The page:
What is an ecosystem?
An ecosystem is the living and non-living components of an environment and the interrelationships that exist between them.
In any ecosystem, the living things interact with the environment and each other. For example, caterpillars in a wood breathe the air, feed on leaves, and get eaten by birds. If it
gets too cold, they die.
Non-living components include the climate (temperature and rainfall), soil, water and light.
Ecosystems can exist at different scales – a pond to tree to a hedgerow to the tropical rainforest or even the whole Earth.
How do ecosystems work?
We will use a small scale ecosystem such as a wood in the UK.
All ecosystems work in the same way. Animals: A woodland ecosystem provides a habitat for a huge range of animals, such as squirrels, rabbits and deer – as well as insects and birds
Plants: Vegetation grows in layers – with taller trees smaller trees and shrubs a herb layer of early flowering plants (such as bluebells) and a ground layer.
Soil: The most common type of soil is brown earth
Climate: Summers are warm, winters are cool
Every ecosystem works in the same way; whether a small woodland to a large tropical rainforest
The plants use sunlight, water and nutrient from the soil to produce their own food (so they’re called Producers)
The animals feed on the plants, or each other (so they’re called consumers)
Fungi and bacteria feed on dead and waste materials, and make things break down or rot (so they’re called decomposers) – they recycle nutrients for the plants to use again.
Without plants all other things would die.
Food webs and food chains
In any ecosystem, animals need to eat to survive – and whatever is eaten is part of the food chain. In the oak woodland, it works like this:
oak leaf ————> caterpillar —————> wood mouse ————–> fox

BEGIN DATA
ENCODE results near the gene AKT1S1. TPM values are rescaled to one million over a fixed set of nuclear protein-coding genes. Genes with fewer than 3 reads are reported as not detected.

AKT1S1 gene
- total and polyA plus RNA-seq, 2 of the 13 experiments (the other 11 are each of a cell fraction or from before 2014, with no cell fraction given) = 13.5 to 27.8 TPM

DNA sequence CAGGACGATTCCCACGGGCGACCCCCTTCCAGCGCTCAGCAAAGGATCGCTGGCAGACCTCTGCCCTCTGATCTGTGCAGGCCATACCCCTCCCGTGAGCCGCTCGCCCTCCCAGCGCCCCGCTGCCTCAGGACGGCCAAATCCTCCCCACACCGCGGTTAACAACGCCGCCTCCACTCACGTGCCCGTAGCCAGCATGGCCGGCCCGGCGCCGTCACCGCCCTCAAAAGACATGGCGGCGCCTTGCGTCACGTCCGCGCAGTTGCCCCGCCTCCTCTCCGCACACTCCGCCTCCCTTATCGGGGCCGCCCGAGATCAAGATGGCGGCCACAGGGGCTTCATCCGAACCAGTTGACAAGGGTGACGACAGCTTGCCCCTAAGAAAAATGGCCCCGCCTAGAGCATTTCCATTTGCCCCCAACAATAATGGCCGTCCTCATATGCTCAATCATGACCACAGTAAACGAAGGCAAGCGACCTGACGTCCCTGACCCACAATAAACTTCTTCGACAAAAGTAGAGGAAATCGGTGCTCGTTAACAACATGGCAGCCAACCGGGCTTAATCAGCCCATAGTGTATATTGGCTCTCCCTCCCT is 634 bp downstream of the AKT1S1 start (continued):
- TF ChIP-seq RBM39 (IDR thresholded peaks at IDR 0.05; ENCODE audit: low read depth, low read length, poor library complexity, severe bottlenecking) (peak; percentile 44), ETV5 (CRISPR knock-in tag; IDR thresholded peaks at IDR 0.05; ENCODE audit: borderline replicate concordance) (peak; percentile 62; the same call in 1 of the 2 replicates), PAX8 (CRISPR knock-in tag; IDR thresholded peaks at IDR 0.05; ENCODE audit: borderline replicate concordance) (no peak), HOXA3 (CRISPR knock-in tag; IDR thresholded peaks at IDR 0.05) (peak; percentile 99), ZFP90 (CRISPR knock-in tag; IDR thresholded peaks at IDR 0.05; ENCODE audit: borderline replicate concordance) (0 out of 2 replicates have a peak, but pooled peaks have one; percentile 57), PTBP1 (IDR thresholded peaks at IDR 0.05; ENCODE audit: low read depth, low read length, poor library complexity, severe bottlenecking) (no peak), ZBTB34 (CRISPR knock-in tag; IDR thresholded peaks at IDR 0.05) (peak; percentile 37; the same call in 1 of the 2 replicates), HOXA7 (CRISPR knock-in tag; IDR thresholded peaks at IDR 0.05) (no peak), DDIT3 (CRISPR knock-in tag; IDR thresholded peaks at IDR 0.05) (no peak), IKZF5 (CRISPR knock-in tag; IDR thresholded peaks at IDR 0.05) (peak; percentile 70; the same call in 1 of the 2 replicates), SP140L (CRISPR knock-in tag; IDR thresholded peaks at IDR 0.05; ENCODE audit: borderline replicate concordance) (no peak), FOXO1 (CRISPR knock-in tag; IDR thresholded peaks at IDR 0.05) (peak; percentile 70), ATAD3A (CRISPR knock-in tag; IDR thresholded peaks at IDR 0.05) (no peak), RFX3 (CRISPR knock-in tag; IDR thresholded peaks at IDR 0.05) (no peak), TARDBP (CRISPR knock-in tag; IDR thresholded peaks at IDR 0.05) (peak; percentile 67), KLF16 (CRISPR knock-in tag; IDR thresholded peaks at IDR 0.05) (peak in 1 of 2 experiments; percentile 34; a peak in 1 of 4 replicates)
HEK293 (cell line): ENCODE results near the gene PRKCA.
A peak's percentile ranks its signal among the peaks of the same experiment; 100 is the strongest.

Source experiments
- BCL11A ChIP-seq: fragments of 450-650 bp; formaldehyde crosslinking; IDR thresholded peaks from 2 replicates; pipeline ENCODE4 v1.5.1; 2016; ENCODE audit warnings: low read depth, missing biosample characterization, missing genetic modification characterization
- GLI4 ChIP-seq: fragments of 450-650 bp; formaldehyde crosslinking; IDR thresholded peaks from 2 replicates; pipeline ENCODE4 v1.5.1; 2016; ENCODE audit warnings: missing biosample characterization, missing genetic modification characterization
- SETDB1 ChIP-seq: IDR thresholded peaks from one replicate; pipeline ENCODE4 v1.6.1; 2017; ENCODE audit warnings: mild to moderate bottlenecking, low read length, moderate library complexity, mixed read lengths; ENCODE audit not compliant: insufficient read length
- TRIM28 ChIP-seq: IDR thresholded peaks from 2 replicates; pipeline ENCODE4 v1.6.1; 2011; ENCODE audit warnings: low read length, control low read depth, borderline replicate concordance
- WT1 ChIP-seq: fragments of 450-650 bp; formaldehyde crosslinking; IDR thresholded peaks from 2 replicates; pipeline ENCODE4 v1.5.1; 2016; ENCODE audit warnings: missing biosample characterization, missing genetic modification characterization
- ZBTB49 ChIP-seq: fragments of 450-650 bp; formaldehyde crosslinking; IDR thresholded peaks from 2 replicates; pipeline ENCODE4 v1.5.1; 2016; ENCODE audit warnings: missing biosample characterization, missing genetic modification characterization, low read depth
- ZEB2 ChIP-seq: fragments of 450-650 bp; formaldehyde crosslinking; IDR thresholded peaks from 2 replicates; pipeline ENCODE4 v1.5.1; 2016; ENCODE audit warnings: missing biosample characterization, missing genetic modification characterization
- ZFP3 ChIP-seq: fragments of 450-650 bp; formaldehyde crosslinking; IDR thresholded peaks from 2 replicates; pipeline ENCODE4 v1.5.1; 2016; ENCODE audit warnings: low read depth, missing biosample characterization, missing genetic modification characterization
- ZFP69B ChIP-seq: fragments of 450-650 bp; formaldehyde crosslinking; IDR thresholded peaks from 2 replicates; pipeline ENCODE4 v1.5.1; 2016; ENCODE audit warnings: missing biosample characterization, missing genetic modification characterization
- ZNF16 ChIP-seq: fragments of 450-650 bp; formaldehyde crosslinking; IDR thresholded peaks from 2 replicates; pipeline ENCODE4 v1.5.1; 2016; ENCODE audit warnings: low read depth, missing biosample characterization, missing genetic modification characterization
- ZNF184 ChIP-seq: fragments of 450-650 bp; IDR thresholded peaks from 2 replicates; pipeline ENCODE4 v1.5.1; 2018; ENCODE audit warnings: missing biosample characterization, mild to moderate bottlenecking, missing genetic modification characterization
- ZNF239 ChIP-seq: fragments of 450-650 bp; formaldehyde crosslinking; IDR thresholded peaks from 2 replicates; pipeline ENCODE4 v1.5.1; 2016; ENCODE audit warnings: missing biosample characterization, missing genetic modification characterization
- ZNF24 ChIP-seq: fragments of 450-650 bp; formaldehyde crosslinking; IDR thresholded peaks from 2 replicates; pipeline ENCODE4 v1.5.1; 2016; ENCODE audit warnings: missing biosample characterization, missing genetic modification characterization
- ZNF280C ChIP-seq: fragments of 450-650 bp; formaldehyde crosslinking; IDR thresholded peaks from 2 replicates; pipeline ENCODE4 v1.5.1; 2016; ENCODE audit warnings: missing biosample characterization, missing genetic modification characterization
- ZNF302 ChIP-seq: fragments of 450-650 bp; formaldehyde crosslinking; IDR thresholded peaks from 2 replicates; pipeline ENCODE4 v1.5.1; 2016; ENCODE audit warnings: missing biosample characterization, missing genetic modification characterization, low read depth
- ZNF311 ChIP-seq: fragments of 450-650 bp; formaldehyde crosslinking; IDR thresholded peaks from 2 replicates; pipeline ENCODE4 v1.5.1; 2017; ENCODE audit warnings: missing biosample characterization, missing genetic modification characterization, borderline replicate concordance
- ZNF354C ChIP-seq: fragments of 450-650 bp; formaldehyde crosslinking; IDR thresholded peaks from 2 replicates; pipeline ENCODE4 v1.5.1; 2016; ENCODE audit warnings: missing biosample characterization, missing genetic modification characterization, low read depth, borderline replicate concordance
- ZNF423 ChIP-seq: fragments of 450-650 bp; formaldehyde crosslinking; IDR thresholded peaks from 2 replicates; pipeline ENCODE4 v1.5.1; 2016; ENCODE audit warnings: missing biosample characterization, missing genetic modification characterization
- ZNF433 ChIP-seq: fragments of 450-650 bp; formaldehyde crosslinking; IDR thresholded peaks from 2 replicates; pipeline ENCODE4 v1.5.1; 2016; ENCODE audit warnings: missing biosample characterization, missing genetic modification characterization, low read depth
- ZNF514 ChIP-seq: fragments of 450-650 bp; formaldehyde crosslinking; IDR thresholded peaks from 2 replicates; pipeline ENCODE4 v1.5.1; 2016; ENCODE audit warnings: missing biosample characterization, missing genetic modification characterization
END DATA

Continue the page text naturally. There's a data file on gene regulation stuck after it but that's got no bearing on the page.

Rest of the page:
(The arrow means: ‘it gets eaten by’ and shows a flow of energy in the ecosystem)
Often several consumers eat the same type of food. So, for example, caterpillars and aphids (a type of fly) both feed on oak leaves.
Individual food chains then link up to form a food web.
Nutrients continually circulate within ecosystems as the diagram to the left shows:
Ecosystems work because there’s a flow of energy through them. The main source of energy is sunlight, which is absorbed by plans and then
converted by photosynthesis. Energy passes through the ecosystem in the food chain. Each link in the chain feeds on – and gets its energy from – the link before it
Non-living environment ————-> Producers ————————> Consumers ——————> Consumers——————————-> Decomposers
Sunlight is the main source of energy which Green plants convert by photosynthesis
Herbivores eat plants and obtain their energy from them
Carnivores eat herbivores,
Omnivores eat both
Changes to ecosystems
Different parts of an ecosystem depend on each other, and there’s a balance between them. A change in
one part of an ecosystem will affect other parts and upset the balance.
Ecosystems around the world are facing changes, or threats, including:
Climate change – which can affect where species can live, when the reproduce, and the size of their population
Habitat change – the conversion of land for farming can lead to a loss of habitat for huge numbers of species
Pollution – which, for example, can reduce oxygen levels in wetlands and rivers (killing fish), and also cause rapid plant and algal growth (called algal blooms)